French Open: Iga Swiatek, the math-head who can write history

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Shared News: October 10, 2020 7:47:32 am
Using geometry of the court and her measured tennis, 19-year-old aims to solve the Kenin problem to become the first Polish woman to win Grand Slam.

Iga Swiatek with coach Nick Brown

During last year’s French Open, Iga Swiatek explained how she applies her favourite subject to tennis: “I see the geometry of the court and use the angles.” And when not solving on-court problems with her measured tennis, the 19-year-old can be found solving math problems with AC/DC and Guns N’ Roses blasting in the background.

“She’s got an old head on young shoulders,” coach Nick Brown sums it up. “You don’t even have to see it in her tennis, just speak to her. She reminds me of somebody like Martina Hingis when she was younger. Her decision making is really good. She processes things, instructions, tactical information. She’s quiet and level headed.”

Swiatek also doesn’t like history because she isn’t “good at remembering dates”. That might just change on Saturday when she squares up with Sofia Kenin in the French Open women’s singles final. It’s been a historic run already for Swiatek — the first Polish woman to reach the French Open singles final in the Open era and the youngest player since Kim Clijsters in 2001.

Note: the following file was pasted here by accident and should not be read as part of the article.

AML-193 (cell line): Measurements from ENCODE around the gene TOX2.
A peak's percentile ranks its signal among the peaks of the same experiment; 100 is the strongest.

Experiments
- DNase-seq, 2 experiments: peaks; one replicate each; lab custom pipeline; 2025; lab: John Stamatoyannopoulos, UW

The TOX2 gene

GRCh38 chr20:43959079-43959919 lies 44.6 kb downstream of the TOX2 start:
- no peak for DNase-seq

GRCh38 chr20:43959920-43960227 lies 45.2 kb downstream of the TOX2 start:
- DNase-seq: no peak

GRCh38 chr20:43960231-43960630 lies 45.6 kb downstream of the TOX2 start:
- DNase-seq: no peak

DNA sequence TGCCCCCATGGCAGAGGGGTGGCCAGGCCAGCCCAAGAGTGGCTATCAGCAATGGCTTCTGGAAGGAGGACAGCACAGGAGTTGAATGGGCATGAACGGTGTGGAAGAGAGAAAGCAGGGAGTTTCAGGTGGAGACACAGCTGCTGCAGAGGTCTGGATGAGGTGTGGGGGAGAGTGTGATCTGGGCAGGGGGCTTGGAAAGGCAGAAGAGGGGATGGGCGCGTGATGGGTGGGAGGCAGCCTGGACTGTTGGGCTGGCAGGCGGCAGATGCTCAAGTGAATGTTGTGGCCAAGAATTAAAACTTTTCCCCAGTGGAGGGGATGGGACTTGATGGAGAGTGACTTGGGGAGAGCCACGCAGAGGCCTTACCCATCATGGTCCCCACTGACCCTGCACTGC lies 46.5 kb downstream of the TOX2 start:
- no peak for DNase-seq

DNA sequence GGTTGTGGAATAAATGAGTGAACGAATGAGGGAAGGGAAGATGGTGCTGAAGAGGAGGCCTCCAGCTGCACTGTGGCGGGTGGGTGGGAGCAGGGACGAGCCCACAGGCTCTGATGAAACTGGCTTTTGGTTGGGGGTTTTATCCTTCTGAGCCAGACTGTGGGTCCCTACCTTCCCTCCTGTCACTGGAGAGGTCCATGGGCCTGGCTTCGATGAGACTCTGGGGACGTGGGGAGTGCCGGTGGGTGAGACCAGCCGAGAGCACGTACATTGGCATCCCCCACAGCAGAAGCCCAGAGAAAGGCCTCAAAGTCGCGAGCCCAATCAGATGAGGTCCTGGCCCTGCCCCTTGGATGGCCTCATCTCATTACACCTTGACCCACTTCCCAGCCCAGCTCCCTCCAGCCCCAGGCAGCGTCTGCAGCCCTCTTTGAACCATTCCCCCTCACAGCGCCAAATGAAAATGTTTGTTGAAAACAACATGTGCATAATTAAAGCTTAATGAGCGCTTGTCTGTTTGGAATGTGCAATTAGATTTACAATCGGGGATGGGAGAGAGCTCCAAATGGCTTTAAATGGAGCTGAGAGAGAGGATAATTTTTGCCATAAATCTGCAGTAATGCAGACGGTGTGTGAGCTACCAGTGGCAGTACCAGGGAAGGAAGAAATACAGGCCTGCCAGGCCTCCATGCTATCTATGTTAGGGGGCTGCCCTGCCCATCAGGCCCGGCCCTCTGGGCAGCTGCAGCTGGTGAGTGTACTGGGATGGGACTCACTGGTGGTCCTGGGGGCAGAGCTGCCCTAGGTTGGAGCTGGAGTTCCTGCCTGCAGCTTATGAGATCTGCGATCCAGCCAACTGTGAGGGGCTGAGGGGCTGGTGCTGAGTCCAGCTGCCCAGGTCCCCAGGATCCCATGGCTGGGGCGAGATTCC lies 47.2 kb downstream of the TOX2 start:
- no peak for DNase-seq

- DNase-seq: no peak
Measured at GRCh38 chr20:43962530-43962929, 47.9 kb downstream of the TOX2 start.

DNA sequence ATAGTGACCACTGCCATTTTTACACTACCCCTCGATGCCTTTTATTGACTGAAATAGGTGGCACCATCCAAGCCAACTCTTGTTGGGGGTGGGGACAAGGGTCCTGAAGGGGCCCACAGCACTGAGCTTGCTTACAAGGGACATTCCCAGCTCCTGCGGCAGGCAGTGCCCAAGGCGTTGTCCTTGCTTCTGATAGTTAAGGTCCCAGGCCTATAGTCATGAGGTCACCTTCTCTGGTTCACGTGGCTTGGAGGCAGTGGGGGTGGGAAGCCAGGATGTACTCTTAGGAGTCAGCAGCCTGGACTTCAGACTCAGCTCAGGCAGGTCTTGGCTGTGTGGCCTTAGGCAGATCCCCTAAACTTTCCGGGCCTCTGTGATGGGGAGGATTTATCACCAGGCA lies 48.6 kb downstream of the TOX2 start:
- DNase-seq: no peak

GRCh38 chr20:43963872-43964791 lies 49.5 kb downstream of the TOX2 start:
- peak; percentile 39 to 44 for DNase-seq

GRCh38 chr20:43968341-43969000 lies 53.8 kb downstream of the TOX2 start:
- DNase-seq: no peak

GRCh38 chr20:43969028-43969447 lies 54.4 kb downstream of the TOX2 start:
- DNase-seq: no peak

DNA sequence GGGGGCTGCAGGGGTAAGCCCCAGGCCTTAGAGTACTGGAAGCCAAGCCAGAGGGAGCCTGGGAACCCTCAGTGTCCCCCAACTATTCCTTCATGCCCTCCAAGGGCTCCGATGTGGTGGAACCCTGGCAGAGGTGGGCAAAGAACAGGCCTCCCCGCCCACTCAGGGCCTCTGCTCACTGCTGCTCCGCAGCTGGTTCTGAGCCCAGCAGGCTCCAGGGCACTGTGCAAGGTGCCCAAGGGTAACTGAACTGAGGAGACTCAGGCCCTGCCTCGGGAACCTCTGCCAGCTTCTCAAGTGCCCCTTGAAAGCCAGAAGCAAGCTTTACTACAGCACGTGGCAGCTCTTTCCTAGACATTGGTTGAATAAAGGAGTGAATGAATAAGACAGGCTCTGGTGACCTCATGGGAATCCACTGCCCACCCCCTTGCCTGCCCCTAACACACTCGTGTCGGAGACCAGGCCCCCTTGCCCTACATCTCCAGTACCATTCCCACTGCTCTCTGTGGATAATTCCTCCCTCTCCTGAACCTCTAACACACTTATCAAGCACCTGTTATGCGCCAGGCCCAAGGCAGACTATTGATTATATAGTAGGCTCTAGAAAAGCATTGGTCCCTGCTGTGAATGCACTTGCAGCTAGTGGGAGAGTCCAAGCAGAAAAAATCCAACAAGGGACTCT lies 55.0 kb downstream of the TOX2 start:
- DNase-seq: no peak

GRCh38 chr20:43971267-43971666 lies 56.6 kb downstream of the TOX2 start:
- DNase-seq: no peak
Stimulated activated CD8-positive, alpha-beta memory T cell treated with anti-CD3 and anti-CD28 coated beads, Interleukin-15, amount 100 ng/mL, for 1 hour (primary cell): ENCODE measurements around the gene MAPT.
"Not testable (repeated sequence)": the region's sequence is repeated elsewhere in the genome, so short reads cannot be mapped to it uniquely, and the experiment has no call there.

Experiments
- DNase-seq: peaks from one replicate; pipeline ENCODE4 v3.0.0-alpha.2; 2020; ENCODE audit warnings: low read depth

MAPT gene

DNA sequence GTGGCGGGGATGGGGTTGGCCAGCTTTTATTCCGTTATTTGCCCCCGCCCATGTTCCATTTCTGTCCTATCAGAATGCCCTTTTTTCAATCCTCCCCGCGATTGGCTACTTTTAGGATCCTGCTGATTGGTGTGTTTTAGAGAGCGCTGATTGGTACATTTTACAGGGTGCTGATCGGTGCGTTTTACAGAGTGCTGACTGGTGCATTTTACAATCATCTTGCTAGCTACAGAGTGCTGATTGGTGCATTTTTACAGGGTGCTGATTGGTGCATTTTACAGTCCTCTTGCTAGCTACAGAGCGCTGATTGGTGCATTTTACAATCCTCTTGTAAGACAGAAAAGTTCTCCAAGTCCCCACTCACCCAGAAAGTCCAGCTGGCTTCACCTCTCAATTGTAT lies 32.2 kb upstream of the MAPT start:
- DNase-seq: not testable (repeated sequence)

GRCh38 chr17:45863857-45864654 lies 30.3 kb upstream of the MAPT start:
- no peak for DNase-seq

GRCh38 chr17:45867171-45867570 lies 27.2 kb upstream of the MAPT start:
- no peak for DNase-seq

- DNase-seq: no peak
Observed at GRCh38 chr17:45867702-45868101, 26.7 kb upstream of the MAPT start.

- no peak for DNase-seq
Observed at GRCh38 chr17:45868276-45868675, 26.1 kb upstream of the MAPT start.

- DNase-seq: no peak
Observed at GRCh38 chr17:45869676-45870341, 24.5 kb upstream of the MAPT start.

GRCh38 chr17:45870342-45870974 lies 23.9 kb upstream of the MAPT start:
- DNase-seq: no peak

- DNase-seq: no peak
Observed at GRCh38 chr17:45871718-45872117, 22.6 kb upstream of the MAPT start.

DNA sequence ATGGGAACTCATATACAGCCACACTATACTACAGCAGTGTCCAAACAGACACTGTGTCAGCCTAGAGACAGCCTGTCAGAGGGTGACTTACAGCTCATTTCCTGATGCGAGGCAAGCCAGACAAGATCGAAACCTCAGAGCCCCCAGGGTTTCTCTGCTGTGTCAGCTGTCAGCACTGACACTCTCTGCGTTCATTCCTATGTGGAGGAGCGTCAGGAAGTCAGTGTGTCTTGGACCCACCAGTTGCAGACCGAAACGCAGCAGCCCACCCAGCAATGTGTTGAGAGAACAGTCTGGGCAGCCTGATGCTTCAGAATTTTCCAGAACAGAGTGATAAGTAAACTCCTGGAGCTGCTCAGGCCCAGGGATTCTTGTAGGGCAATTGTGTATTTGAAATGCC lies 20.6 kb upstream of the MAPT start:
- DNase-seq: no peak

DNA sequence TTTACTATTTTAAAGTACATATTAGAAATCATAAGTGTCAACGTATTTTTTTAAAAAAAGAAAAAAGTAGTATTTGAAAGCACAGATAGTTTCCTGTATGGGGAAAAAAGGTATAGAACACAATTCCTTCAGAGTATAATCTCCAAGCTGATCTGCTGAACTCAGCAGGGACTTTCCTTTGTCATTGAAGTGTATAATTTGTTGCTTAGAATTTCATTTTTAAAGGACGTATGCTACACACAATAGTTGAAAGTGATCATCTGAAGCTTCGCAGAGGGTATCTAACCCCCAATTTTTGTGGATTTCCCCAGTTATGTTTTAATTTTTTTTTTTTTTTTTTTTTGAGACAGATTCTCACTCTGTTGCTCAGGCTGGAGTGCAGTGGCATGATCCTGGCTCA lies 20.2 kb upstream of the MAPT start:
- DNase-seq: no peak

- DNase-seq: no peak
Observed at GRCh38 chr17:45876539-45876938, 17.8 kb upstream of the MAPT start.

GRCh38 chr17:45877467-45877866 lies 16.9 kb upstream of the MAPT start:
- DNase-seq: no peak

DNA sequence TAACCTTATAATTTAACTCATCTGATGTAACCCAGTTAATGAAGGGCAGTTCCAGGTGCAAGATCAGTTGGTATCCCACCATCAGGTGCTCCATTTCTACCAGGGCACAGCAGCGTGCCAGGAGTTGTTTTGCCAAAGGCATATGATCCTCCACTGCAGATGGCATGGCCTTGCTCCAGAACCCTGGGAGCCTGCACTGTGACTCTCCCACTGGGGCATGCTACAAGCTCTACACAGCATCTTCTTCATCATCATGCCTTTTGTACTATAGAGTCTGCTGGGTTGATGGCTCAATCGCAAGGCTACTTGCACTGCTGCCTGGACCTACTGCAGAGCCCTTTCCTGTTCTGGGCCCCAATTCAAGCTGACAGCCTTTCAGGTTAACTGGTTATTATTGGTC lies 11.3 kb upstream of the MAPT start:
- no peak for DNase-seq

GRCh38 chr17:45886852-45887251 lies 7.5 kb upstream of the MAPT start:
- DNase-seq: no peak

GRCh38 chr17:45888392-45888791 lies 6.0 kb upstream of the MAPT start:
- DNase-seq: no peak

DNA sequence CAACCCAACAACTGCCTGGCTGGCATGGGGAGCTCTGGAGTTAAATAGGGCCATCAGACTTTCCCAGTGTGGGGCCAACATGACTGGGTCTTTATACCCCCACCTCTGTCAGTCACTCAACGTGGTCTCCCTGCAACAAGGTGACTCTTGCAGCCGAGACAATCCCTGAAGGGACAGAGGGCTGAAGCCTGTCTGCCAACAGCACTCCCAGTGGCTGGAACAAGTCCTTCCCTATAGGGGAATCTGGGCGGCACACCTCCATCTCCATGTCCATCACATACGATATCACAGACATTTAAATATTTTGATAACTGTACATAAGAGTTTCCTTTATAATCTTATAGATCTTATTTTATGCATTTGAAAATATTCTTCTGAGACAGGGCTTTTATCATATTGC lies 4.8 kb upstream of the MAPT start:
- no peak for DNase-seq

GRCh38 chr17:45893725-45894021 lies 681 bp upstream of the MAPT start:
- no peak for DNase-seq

She began the campaign with a 6-1, 6-2 win over 2019 runner-up Marketa Vondrousova, and then defeated the top seed Simona Halep by the same score in the fourth round, exacting revenge over the Romanian for a 6-1, 6-0 defeat last year.

“She was a bit distraught when she came off that match. I told her you will use this experience in the future to be able to come back and achieve great things,” Brown tells The Indian Express from Cambridge, UK. “She came to train here before Christmas with her coach (Piotr Sierzputowski), and she’s coming back here in November. And you can’t get her off the court. She wants to stay on till she gets it, and as a coach you want this kind of drive and work ethic.”

The former British No. 2 has been working closely with Polish tennis since 2005, and was called upon in 2018 to take stock of the prospects. He struck a rapport with Swiatek and her coach during the junior French Open championships that year, where she reached the singles semis and won the doubles title. A month later, they were working together at the Wimbledon juniors.

“Iga had never played on grass before. She drew the top-seed in the first round, and lost the first set. And that was the only set the lost the whole tournament.”

Every time Swiatek stepped off the lawns, she told Brown: “I hate grass, I don’t like playing on it.” “‘How do you like grass now?’ I asked her after she won the final. ‘Oh, I love it’,” laughs Brown. “I think she has the game to win Wimbledon. She doesn’t think so at the moment because she was brought up on clay.”

Breakout on clay